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jim crow laws Essay

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Below is an essay on "jim crow laws" from Anti Essays, your source for research papers, essays, and term paper examples.

Life in America has been plagued by racial tension since its formation.   However, up until the Reconstruction period, it had not actually been verbalized.   During the years the Price family spent in the Congo on its mission trip, the racial issues they had been accustomed to made coexisting with the Congolese all the more difficult. The Jim Crow Laws divided people in a way they had not been before; they widened the gap that separated America by exacerbating segregation and making racism visual as well as mental for the Price family and those around them.
Before one can understand the full effect these laws had, he or she must know where these laws came from.   Many believe the term “Jim Crow” originated as a prewar minstrel caricature developed by a white entertainer by the name of Thomas D. Rice (Kent 1370).   Contrary to this popular belief, “Jim Crow” was most likely used to describe segregated institutions, mostly in the mid-1800s in the Northern states.   Towards the end of the 19th century, the term took on its more common meaning and was used to describe the Southern legal system of segregation (Wilson 214).   The Jim Crow Laws as they were known during the early 1900s actually stem from the Black Codes that were used to restrict former slaves’ rights and were overturned by the federal government during the Reconstruction period following the Civil War (Kent 1371).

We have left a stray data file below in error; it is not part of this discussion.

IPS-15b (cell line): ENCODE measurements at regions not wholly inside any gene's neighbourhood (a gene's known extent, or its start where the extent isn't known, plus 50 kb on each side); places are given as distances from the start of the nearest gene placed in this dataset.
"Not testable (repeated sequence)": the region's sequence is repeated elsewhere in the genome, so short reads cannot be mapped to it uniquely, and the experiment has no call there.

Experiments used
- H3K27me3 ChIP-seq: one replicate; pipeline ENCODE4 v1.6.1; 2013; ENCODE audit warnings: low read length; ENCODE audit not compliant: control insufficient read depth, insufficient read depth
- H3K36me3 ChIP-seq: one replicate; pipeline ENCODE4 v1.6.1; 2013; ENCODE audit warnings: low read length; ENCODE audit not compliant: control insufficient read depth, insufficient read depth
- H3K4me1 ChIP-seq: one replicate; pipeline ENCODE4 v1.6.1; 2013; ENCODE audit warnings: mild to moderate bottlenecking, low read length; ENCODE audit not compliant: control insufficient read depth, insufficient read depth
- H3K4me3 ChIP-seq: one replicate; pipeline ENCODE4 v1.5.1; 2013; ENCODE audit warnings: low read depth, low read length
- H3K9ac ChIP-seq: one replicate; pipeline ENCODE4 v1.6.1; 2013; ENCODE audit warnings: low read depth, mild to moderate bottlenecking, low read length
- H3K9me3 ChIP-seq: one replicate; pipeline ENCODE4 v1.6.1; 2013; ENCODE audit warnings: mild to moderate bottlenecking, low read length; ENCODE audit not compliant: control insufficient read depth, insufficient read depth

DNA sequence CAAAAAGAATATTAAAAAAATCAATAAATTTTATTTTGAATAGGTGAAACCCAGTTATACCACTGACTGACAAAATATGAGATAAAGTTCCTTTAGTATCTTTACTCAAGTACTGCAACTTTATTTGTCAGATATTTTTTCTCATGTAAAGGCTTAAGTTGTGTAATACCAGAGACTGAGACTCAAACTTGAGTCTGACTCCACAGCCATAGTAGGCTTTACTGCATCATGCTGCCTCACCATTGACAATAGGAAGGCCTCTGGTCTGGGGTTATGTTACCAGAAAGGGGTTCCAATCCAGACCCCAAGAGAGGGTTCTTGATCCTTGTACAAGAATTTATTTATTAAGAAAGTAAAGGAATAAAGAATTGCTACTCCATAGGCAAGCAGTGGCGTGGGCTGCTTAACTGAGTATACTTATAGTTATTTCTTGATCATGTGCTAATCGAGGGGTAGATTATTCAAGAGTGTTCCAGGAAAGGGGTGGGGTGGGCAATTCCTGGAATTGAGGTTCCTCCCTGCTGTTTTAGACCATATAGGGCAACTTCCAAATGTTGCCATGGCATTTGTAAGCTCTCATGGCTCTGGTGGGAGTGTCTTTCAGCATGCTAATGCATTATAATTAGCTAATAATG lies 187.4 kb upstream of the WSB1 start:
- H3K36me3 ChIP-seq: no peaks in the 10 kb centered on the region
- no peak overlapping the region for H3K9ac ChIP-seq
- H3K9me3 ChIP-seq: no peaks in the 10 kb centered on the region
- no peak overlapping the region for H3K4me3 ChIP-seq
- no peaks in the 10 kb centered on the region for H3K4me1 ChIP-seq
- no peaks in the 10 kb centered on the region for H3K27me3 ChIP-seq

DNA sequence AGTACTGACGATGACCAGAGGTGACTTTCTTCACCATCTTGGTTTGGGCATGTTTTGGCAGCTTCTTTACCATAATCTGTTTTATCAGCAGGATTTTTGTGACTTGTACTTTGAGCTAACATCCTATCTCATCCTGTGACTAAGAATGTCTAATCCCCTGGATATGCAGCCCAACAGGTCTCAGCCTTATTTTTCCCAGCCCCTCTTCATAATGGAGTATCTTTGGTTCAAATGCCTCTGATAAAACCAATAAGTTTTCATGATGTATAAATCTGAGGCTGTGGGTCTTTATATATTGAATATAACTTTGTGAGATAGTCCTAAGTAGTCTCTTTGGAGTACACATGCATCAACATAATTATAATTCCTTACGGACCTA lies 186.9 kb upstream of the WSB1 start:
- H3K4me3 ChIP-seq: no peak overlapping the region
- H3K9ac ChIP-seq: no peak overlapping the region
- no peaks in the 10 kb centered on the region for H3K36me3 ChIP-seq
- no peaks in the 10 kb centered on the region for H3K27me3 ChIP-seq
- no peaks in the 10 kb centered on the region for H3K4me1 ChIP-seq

One focal question concerning the Jim Crow Laws is whether or not they are constitutional.   Before the fourteenth amendment, no laws protected the rights of African-American citizens (States 83).   Unfortunately, loopholes in this amendment were tested by many persistent racists.   The Plessy vs. Ferguson trial of 1896 was one such case that concerned a train car reserved for whites only.   However, the Supreme Court ruled that so long as the facilities set aside for blacks were equally as well-kept as those for whites, the fourteenth amendment had not been violated (Garraty 642).   Later, in 1954 at...

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